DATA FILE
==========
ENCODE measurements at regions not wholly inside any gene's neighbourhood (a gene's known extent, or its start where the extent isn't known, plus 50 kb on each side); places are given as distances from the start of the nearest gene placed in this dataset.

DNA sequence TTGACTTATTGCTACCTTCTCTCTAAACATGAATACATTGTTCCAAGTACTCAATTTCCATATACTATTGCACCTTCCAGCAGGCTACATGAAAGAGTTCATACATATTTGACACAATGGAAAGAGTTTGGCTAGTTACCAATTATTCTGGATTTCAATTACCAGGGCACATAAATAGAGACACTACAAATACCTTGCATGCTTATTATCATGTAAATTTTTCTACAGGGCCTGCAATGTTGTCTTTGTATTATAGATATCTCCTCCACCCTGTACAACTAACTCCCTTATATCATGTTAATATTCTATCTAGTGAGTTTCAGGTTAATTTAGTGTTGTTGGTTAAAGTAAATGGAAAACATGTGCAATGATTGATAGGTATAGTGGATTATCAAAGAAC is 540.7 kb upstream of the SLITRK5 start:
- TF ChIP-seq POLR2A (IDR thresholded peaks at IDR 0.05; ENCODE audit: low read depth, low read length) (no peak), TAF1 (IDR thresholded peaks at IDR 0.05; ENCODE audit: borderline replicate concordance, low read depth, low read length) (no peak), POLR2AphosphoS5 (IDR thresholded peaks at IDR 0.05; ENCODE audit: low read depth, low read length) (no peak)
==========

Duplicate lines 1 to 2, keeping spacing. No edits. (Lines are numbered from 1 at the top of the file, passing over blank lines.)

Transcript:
ENCODE measurements at regions not wholly inside any gene's neighbourhood (a gene's known extent, or its start where the extent isn't known, plus 50 kb on each side); places are given as distances from the start of the nearest gene placed in this dataset.

DNA sequence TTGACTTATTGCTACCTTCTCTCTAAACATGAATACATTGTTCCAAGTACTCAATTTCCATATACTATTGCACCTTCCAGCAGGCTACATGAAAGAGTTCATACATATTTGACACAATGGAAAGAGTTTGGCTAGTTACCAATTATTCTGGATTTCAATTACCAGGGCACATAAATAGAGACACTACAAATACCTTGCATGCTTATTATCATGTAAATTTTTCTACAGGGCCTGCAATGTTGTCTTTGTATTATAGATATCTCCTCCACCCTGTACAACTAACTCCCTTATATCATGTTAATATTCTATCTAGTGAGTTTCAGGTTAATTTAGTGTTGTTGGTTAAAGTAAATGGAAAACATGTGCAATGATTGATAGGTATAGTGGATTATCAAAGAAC is 540.7 kb upstream of the SLITRK5 start: